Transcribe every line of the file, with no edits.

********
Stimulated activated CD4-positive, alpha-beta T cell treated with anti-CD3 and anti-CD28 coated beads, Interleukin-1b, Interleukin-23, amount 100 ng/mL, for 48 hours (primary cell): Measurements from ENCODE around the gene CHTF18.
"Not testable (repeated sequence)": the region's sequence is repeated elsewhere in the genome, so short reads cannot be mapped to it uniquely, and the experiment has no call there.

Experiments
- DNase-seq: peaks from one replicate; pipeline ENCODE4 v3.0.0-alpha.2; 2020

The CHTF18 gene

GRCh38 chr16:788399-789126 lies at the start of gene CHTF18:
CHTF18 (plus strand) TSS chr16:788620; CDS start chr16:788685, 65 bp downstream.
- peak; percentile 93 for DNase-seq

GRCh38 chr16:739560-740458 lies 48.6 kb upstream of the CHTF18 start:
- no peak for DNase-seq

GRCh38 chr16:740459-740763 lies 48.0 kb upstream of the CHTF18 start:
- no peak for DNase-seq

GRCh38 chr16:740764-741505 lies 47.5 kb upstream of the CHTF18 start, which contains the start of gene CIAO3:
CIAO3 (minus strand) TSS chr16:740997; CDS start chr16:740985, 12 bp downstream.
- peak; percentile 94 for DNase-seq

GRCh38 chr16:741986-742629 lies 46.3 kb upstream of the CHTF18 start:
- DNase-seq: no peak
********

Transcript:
Stimulated activated CD4-positive, alpha-beta T cell treated with anti-CD3 and anti-CD28 coated beads, Interleukin-1b, Interleukin-23, amount 100 ng/mL, for 48 hours (primary cell): Measurements from ENCODE around the gene CHTF18.
"Not testable (repeated sequence)": the region's sequence is repeated elsewhere in the genome, so short reads cannot be mapped to it uniquely, and the experiment has no call there.

Experiments
- DNase-seq: peaks from one replicate; pipeline ENCODE4 v3.0.0-alpha.2; 2020

The CHTF18 gene

GRCh38 chr16:788399-789126 lies at the start of gene CHTF18:
CHTF18 (plus strand) TSS chr16:788620; CDS start chr16:788685, 65 bp downstream.
- peak; percentile 93 for DNase-seq

GRCh38 chr16:739560-740458 lies 48.6 kb upstream of the CHTF18 start:
- no peak for DNase-seq

GRCh38 chr16:740459-740763 lies 48.0 kb upstream of the CHTF18 start:
- no peak for DNase-seq

GRCh38 chr16:740764-741505 lies 47.5 kb upstream of the CHTF18 start, which contains the start of gene CIAO3:
CIAO3 (minus strand) TSS chr16:740997; CDS start chr16:740985, 12 bp downstream.
- peak; percentile 94 for DNase-seq

GRCh38 chr16:741986-742629 lies 46.3 kb upstream of the CHTF18 start:
- DNase-seq: no peak